In practice, the reference value of the voltage at the fuel cell terminals is determined, by experiment, as being the point of the voltage/current characteristic of the fuel cell corresponding to a maximum power output in normal working conditions of said fuel cell.

Considering the great number of parameters conditioning the working of a fuel cell, in practice, very difficult to determine instantly the power available at the terminals of said fuel cell.

In these conditions, the value of the maximum intensity of the current going through the converter cannot be known beforehand, which is why the control means of the converter according to the invention work in action/reaction loop by measuring the voltage at the fuel cell terminals and by adjusting the value of maximum intensity so that the voltage measured at the fuel cell terminals corresponds to the preset reference voltage.

Advantageously, the voltage generator according to the invention is also provided with means for the disconnection of the fuel cell, which start acting in case the voltage at the fuel cell terminals stays below the reference value, in spite of the action of the control means of the converter.

In order to get a better understanding of the invention, we are going to describe now a realization mode given as a non restrictive example, in reference to the attached drawing in which:

FIG. 1 is a schematic view of the different components of a voltage generator according to the invention,

FIG. 2 is a synoptic diagram showing the action/reaction loop control made, according to the invention, at the fuel cell terminals,

FIG. 3 is a simplified flow diagram of the microprocessor control on the d.c. converter,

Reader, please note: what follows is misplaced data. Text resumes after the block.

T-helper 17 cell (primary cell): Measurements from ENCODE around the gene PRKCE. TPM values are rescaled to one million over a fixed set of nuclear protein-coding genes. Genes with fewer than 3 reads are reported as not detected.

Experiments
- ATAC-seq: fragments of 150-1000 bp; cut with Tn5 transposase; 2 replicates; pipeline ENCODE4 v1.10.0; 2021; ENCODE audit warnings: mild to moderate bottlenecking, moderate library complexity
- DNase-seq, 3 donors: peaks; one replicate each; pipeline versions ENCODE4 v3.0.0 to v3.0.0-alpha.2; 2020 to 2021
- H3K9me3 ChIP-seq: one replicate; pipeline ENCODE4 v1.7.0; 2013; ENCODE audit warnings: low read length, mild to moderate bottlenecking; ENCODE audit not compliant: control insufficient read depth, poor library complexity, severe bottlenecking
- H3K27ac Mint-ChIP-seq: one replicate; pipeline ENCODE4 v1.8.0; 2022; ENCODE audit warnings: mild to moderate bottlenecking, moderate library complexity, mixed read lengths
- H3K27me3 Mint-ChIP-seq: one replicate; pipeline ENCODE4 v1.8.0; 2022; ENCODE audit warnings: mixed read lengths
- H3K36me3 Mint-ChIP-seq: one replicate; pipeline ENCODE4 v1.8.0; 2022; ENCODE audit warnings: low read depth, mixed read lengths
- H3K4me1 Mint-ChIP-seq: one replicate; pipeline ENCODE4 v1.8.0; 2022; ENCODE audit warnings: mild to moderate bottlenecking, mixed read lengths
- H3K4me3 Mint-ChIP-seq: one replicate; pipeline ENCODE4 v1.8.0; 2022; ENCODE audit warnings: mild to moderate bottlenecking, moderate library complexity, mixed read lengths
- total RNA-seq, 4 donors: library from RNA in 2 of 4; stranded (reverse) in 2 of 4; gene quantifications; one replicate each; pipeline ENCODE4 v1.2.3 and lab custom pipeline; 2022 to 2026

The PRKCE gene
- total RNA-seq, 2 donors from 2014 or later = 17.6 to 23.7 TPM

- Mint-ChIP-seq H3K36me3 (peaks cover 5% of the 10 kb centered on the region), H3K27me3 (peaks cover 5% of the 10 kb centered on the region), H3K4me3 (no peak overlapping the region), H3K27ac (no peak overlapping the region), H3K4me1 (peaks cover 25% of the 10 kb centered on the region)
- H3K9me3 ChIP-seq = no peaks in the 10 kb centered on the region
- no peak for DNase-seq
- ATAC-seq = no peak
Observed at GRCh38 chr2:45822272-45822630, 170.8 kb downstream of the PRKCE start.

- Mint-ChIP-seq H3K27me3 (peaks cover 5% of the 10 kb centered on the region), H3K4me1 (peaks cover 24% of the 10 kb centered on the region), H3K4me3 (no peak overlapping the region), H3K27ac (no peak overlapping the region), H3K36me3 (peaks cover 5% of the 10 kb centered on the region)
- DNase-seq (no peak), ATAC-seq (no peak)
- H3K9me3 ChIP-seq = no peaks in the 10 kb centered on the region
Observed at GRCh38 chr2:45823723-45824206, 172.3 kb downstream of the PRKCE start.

FIG. 4 shows the variations of electrical parameters of the generator according to the invention during a transitory phase of temperature rise, and

FIG. 5 shows the variations of electrical parameters of the generator according to the invention, during a phase of variation of the current load.

In FIG. 1, the output terminals of a fuel cell 1 are electrically connected to the input terminals of a d.c. converter 2.

The output terminals of the converter 2 are mounted together with those of a rechargeable battery 3, to the terminals of a current load 4 which can be, for instance, an electric motor.

A control block 5 is also connected in parallel on the terminals of load 4.

The control block 5 is divided in two parts, a first part 5a, grouping all the means necessary for the working control of the fuel cell, that is to say its hydrogen supply, its temperature control and etc. and the part 5b comprising the control means of the converter according to the invention, namely a microprocessor.

The working principle of the generator according to the invention is now going to be described.

At the start of the operation, the battery 3 supplies at the same time the load 4 and the control means of the cell 5a, the latter being started by the control means.

At this moment, the fuel cell 1 isn't yet in action; it first has to heat up before supplying an electric energy that can be used by the load 4.

As the fuel cell begins to generate enough electric power, it replaces progressively the battery 3 so as to become the only energy source of the generator. It then also supplies the control block 5.

If the load 4 requires an electric power lower than the one available at the fuel cell 1 terminals, the battery takes profit from the excess of electric energy and recharges.

In the opposite case, the battery 3 supplies to the load 4 the electric power lacking at the fuel cell terminals.

A semiconductor diode 6, placed between the d.c. converter 2 and the battery 3, prevents reverse current in the fuel cell 1.

According to the invention, the voltage at the fuel cell 1 terminals is stabilized around a preset reference value, by experiment, at a value corresponding to an optimal working range of the fuel cell.

FIG. 2 is a synoptic diagram showing the control in action/reaction loop made by the microprocessor on the fuel cell.

This control applies more generally to all electric generators in which output voltage has to be stabilized.

The microprocessor 5b measures the voltage V at the electric generator terminals, as indicated by the arrows 7 in FIGS. 1 and 2.

Then the microprocessor 5b executes the simplified flow diagram illustrated on FIG. 3.